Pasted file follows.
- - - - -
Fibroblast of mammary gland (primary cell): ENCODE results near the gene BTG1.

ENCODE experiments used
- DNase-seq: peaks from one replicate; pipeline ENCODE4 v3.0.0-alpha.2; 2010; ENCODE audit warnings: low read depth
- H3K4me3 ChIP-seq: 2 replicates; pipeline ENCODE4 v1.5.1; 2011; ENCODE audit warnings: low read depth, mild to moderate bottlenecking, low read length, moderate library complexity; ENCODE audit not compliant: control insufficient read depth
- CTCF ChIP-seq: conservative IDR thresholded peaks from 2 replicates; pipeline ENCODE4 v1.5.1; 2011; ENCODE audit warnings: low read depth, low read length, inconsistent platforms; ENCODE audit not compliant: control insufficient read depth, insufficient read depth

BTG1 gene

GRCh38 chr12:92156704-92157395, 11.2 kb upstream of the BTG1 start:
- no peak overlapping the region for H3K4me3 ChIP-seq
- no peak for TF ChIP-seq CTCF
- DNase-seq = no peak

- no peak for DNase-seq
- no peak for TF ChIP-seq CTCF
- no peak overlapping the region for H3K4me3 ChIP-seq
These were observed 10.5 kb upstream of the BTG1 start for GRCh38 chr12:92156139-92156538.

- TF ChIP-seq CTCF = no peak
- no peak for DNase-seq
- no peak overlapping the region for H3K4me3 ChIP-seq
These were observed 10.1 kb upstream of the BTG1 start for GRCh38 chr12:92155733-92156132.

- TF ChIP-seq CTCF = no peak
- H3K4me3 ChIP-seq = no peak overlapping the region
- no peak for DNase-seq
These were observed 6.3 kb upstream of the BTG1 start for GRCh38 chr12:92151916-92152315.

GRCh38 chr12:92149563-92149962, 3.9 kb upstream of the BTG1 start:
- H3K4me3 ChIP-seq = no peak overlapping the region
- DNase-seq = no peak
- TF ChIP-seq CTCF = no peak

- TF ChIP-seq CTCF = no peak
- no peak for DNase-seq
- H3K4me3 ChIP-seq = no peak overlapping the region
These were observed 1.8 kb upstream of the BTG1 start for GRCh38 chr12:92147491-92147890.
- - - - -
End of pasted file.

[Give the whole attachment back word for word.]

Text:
Fibroblast of mammary gland (primary cell): ENCODE results near the gene BTG1.

ENCODE experiments used
- DNase-seq: peaks from one replicate; pipeline ENCODE4 v3.0.0-alpha.2; 2010; ENCODE audit warnings: low read depth
- H3K4me3 ChIP-seq: 2 replicates; pipeline ENCODE4 v1.5.1; 2011; ENCODE audit warnings: low read depth, mild to moderate bottlenecking, low read length, moderate library complexity; ENCODE audit not compliant: control insufficient read depth
- CTCF ChIP-seq: conservative IDR thresholded peaks from 2 replicates; pipeline ENCODE4 v1.5.1; 2011; ENCODE audit warnings: low read depth, low read length, inconsistent platforms; ENCODE audit not compliant: control insufficient read depth, insufficient read depth

BTG1 gene

GRCh38 chr12:92156704-92157395, 11.2 kb upstream of the BTG1 start:
- no peak overlapping the region for H3K4me3 ChIP-seq
- no peak for TF ChIP-seq CTCF
- DNase-seq = no peak

- no peak for DNase-seq
- no peak for TF ChIP-seq CTCF
- no peak overlapping the region for H3K4me3 ChIP-seq
These were observed 10.5 kb upstream of the BTG1 start for GRCh38 chr12:92156139-92156538.

- TF ChIP-seq CTCF = no peak
- no peak for DNase-seq
- no peak overlapping the region for H3K4me3 ChIP-seq
These were observed 10.1 kb upstream of the BTG1 start for GRCh38 chr12:92155733-92156132.

- TF ChIP-seq CTCF = no peak
- H3K4me3 ChIP-seq = no peak overlapping the region
- no peak for DNase-seq
These were observed 6.3 kb upstream of the BTG1 start for GRCh38 chr12:92151916-92152315.

GRCh38 chr12:92149563-92149962, 3.9 kb upstream of the BTG1 start:
- H3K4me3 ChIP-seq = no peak overlapping the region
- DNase-seq = no peak
- TF ChIP-seq CTCF = no peak

- TF ChIP-seq CTCF = no peak
- no peak for DNase-seq
- H3K4me3 ChIP-seq = no peak overlapping the region
These were observed 1.8 kb upstream of the BTG1 start for GRCh38 chr12:92147491-92147890.